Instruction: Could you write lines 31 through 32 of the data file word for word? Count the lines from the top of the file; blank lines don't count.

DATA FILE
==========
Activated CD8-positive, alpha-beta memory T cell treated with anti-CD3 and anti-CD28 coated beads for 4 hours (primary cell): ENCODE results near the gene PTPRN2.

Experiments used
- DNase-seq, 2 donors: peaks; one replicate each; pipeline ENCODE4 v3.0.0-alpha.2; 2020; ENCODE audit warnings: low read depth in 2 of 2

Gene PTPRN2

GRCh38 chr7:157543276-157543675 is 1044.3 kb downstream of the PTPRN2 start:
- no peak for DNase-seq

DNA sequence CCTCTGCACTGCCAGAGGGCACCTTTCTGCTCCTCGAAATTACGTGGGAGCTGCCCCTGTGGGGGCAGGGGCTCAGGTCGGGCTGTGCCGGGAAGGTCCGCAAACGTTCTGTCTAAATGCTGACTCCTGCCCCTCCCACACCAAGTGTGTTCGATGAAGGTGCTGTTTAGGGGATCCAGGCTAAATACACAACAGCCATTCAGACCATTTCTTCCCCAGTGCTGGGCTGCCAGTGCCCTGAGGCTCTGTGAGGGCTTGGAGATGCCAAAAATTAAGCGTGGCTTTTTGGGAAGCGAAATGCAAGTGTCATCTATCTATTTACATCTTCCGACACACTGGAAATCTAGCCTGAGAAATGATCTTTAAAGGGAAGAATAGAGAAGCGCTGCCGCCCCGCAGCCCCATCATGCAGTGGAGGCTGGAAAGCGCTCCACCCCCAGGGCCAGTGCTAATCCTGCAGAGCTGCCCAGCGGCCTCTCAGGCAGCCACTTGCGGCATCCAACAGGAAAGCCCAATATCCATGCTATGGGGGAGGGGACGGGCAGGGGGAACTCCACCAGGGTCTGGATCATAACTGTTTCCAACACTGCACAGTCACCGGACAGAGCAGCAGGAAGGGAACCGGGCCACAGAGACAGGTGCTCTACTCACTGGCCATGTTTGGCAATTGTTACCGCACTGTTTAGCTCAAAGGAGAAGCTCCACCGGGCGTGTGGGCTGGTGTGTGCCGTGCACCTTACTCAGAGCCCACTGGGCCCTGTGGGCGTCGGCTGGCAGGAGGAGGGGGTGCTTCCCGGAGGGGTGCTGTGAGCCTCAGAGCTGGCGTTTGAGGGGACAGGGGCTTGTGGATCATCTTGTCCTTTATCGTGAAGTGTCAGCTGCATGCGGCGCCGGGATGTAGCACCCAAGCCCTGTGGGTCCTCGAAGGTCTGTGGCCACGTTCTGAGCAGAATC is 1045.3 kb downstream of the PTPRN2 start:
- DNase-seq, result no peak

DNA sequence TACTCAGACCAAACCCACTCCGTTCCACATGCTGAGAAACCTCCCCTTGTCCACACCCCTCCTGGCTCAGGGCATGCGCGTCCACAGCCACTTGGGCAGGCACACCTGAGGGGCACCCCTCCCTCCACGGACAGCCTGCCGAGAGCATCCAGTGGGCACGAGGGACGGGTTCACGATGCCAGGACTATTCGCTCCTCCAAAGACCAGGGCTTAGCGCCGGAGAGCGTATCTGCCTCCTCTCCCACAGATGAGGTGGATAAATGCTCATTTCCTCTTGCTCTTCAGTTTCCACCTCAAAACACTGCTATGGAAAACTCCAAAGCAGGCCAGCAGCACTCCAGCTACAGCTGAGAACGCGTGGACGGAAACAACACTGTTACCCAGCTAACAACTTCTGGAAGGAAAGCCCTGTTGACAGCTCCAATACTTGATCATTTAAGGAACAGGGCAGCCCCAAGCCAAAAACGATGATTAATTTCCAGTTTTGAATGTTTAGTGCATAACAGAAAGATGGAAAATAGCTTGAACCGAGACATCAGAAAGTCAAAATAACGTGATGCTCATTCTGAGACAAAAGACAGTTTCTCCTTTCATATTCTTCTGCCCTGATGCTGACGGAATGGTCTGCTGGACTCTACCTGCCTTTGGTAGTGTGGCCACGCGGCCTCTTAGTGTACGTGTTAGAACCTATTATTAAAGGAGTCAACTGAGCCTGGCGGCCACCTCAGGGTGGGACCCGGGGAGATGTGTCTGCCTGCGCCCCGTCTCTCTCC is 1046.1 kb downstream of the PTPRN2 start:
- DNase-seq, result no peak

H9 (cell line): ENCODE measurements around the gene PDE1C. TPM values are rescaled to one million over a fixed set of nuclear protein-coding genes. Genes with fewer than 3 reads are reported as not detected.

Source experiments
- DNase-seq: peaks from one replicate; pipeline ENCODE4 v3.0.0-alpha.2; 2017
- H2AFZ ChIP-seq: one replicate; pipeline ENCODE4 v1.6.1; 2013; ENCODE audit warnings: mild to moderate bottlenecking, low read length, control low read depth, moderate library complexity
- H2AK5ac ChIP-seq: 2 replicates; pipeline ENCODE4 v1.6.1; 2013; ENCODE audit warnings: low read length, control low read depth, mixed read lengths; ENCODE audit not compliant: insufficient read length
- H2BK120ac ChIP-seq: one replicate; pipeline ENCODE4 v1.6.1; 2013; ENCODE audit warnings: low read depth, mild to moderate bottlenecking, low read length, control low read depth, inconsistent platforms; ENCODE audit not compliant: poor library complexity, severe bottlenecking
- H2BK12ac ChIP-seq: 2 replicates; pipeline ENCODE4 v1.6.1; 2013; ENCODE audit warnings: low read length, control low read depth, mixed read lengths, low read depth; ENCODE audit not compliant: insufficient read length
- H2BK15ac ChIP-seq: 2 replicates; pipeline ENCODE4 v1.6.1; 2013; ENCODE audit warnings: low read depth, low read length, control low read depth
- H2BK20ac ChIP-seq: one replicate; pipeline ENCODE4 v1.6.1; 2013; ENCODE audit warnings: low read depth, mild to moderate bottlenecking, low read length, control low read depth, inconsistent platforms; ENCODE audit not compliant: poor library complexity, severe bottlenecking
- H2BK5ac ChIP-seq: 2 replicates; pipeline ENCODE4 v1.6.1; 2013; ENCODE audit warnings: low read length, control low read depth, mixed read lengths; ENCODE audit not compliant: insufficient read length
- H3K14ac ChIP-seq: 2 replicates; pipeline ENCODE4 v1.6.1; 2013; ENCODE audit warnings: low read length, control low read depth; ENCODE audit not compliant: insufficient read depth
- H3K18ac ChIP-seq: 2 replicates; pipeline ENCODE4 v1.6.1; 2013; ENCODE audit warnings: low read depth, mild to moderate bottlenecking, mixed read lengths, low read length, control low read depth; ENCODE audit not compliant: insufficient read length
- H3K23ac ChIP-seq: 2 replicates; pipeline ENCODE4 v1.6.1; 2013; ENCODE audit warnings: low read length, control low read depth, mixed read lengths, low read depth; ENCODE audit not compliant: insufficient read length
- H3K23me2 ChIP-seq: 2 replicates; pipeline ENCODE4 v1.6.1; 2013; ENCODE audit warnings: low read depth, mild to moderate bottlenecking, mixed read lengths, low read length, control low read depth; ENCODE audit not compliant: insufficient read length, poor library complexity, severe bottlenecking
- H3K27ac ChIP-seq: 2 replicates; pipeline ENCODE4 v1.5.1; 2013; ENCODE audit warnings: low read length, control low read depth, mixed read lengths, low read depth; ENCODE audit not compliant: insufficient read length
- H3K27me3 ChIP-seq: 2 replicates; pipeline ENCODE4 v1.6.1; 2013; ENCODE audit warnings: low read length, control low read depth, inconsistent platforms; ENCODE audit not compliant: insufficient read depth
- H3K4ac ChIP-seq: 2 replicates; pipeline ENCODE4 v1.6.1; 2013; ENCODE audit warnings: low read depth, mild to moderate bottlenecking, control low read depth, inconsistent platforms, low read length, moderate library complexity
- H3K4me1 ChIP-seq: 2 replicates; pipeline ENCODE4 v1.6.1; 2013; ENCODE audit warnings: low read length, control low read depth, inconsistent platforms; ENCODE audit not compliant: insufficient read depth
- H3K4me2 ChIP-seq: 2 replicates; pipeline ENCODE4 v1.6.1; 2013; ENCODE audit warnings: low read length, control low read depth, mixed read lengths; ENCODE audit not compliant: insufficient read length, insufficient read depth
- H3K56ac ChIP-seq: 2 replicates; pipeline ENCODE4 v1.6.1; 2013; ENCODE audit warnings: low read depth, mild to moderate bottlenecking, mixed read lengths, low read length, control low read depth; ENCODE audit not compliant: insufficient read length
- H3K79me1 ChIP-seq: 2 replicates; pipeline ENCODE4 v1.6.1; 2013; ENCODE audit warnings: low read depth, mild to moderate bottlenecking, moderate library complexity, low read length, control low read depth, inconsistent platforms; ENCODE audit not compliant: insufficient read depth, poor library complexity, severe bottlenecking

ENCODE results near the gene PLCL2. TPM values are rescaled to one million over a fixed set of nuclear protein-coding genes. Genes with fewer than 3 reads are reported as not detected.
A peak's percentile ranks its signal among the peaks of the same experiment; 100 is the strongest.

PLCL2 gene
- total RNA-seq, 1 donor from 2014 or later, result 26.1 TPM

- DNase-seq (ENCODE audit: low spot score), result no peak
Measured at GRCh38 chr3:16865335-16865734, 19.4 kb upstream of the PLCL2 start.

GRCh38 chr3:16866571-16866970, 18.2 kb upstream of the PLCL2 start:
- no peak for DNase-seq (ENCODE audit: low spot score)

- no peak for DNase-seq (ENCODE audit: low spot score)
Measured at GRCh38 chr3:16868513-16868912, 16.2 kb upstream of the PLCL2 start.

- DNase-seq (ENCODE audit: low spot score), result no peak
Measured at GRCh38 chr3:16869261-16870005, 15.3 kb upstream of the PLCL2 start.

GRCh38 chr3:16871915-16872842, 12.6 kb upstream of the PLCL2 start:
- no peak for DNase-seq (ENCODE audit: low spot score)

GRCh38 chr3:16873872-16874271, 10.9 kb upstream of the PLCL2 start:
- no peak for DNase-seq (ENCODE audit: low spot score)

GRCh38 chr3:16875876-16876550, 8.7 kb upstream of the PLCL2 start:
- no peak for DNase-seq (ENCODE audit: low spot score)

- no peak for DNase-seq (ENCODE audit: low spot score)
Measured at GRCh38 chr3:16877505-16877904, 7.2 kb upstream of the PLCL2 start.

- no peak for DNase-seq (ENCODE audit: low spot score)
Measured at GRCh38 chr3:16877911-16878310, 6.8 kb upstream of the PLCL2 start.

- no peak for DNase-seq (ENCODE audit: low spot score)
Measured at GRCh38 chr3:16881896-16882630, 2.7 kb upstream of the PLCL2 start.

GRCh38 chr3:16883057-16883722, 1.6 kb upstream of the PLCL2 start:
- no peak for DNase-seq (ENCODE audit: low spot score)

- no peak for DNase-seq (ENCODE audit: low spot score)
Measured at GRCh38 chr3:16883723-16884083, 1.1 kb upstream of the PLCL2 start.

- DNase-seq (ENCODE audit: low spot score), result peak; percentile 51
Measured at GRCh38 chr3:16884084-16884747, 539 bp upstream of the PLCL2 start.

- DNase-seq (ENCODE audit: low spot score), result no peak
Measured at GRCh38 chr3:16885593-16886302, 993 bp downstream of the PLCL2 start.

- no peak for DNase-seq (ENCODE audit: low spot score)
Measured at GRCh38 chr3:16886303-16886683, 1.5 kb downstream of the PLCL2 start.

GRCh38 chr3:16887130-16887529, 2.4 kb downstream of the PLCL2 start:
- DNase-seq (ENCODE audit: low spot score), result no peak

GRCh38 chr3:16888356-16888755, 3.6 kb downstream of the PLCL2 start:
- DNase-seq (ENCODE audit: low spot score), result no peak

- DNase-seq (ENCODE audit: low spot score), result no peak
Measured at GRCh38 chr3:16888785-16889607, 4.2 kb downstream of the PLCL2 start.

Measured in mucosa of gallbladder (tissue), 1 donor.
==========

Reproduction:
- H3K79me1 ChIP-seq: 2 replicates; pipeline ENCODE4 v1.6.1; 2013; ENCODE audit warnings: low read depth, mild to moderate bottlenecking, moderate library complexity, low read length, control low read depth, inconsistent platforms; ENCODE audit not compliant: insufficient read depth, poor library complexity, severe bottlenecking

ENCODE results near the gene PLCL2. TPM values are rescaled to one million over a fixed set of nuclear protein-coding genes. Genes with fewer than 3 reads are reported as not detected.